Users can upload image of zones to put on the floor and run workshops like on the youtube show jubilee.

In jubilee videos, there are words written on the floor and the host asks a question, and the users stand on their answer. Often there are different things written on the floor depending on the video's subject.


Unlike real life, where changing the floor would take time, moderators of the rooms can change the zones on the floor by using the slides feature.

Each slide can also have a question posed at the top.  

This lets hosts lead a group through a number of pre planned out activities.

Figma Prototype 4

If you watched the video, there were quite a bit of features, as we moved forward with the project, we started to narrow down the scope, as well as changed the color-scheme. This contained the features we needed for our MVP.


Part of my research was looking at every possible competitor to see which niche areas I could plan to take over. I did an extensive analysis of which platforms contain which features.

UI - Map Exploration

For creating a UI where your character can move around and talk to others on a 2d canvas, there are two main ways you can handle the navigation of your character within the 2d space.

Here are 2 main interactions I found:

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User moves freely within fixed space

In games like zelda, your character is not fixed and can move to the edges of the screen.


- Assuming you don't have multiple rooms/tiles and just have one giant room, if there are other users, you can see everyone in the space you are in.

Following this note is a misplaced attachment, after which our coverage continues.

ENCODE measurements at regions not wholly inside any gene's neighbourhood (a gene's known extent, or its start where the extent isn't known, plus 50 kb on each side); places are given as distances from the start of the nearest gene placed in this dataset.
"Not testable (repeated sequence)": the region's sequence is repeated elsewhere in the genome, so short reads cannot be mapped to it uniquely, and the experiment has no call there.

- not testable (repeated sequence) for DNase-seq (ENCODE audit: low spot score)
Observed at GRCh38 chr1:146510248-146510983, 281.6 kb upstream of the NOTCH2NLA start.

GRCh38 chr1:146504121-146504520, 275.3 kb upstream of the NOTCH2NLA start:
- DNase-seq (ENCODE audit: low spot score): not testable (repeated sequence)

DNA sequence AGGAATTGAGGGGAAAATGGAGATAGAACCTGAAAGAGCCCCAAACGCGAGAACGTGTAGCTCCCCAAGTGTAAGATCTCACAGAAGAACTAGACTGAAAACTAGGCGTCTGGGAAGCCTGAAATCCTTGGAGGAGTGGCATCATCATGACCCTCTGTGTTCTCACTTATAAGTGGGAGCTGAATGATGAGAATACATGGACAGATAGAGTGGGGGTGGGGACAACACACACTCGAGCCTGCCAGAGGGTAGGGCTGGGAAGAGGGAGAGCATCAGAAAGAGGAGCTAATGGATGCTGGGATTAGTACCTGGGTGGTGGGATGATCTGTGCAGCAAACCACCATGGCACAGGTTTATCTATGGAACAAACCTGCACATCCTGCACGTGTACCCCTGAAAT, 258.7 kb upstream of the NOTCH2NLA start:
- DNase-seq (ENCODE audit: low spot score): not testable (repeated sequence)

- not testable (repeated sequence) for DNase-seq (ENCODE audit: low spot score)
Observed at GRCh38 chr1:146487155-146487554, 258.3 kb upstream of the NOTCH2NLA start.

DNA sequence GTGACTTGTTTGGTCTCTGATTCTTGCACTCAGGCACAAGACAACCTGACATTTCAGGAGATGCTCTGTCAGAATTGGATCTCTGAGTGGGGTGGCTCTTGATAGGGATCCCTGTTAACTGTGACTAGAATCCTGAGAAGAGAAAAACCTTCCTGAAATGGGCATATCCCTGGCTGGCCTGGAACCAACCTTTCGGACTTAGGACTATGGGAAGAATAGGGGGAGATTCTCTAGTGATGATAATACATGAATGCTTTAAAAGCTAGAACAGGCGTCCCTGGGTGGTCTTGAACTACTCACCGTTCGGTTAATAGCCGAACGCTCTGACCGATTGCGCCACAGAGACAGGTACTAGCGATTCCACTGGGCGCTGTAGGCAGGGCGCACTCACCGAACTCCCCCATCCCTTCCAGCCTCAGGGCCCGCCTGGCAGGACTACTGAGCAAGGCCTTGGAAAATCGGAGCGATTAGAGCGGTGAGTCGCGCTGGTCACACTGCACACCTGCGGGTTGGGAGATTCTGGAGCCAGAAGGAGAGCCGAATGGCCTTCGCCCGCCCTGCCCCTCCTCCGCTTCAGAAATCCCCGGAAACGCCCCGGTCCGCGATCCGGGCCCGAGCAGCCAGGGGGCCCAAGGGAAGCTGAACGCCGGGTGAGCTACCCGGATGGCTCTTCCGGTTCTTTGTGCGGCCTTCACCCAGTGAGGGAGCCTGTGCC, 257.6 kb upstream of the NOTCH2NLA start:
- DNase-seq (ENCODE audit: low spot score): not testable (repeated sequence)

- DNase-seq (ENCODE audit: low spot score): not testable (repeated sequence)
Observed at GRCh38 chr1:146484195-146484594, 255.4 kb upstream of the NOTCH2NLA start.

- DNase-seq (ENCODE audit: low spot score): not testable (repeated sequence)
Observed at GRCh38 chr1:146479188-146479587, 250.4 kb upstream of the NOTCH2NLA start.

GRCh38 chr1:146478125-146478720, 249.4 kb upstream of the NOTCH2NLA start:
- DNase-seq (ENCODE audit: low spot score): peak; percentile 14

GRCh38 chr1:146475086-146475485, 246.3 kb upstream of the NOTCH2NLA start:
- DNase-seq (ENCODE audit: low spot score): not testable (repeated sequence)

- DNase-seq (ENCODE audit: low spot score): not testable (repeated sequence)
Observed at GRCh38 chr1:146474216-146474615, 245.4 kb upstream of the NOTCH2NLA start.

- you have a limited space.
- The space is limited by the screen size you are on. Bigger screens can show more space. This means if you change the aspect ratio of the screen, you will have dead space.

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User fixed in center, unlimited space

In games like pokémon, the user is fixed in the center, and this lets you explore in an infinite canvas.

- You can have an infinite space to move around in.
- Your screen size and aspect ratio are flexible because all it does in just narrows the field of view, but you can still navigate all the same.

- You don't know who is off screen, without way finders or some sort of map showing locations of people.

UI - Movement Exploration

Things become a bit more complicated when designing for this type of app when you take into consideration how you move, depending on what type of device you are using. On the examples above, it is simple because the gameboy has the direction pad. But in our modern day, we have desktop, tablet, mobile, and vr. Each has different input methods.

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Let's consider this Zelda movement style in the context of mobile, how does one move around? If you swipe do they move one tile? Imagine how many swipes it would take to get to the other side of the map. You could have a virtual joystick, but that takes up space, and then the area of the screen that virtual joystick takes up space.

What if you have a swipe? that could be interesting, but in practice, it isn't that intuitive if the user is not fixed in the center of the screen.

Research Image

I opted for this movement style where the user is fixed in the center, because on desktop you could move via asdf, or arrow keys, or dragging the background while your character remains in the center (you can experience this by testing the Figma prototype. On mobile, you can move by dragging the background, while you are fixed in the center. The advantage of this is you can move quickly and are not limited by the speed set by arrow keys. If you have a phone and you use the figma prototype, you can test this movement out.

Step 1: Post product on reddit and get feedback

The first step I posted a video of myself going over a screen recording of my figma design. Both of these posts received quite a bit of engagement, but these are only 2 of the successful ones out of the 10 other posts I made. Posting on reddit to get feedback is a numbers game.

I received about 200 comments from these posts, here are two examples:

Step 2: import feedback from reddit and organize feedback